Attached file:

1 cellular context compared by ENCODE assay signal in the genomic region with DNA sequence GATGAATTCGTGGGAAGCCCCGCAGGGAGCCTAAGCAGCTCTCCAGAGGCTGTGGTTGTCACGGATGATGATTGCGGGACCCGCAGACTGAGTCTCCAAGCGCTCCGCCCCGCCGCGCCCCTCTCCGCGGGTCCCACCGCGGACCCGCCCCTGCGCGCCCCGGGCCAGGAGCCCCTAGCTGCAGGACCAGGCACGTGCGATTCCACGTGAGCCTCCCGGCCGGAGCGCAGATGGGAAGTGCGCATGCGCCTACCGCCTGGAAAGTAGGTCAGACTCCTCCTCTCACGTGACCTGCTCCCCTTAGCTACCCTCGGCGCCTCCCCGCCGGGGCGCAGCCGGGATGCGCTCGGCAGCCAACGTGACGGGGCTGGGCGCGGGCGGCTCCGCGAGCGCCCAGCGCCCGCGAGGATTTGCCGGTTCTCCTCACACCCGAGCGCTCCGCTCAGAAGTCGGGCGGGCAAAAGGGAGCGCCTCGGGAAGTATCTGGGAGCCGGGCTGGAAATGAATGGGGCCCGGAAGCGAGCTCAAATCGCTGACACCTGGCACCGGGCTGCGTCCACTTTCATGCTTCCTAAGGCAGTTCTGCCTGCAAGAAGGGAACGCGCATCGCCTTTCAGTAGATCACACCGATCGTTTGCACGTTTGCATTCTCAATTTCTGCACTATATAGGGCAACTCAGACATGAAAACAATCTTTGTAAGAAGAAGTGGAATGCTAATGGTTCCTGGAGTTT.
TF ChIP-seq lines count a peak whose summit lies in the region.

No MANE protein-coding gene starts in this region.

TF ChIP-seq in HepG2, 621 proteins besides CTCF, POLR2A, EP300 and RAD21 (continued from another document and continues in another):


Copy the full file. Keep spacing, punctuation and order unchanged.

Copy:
1 cellular context compared by ENCODE assay signal in the genomic region with DNA sequence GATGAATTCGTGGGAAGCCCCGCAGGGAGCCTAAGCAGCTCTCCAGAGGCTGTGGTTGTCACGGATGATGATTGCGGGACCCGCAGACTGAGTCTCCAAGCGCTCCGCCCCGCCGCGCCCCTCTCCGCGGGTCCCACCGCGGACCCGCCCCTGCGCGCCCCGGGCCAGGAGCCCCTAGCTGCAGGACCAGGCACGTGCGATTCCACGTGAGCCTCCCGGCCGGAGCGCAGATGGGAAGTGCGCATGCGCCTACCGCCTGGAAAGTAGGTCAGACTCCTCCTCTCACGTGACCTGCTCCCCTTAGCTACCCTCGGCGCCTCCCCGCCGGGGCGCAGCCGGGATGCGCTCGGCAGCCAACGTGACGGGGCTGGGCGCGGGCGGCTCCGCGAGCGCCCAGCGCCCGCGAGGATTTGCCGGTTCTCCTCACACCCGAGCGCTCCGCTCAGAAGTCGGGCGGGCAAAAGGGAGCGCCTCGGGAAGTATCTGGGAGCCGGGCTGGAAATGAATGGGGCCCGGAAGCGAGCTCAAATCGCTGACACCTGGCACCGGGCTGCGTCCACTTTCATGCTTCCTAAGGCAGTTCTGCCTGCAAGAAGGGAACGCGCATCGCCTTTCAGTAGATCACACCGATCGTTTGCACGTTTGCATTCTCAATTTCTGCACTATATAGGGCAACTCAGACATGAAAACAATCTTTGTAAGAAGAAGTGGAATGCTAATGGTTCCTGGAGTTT.
TF ChIP-seq lines count a peak whose summit lies in the region.

No MANE protein-coding gene starts in this region.

TF ChIP-seq in HepG2, 621 proteins besides CTCF, POLR2A, EP300 and RAD21 (continued from another document and continues in another):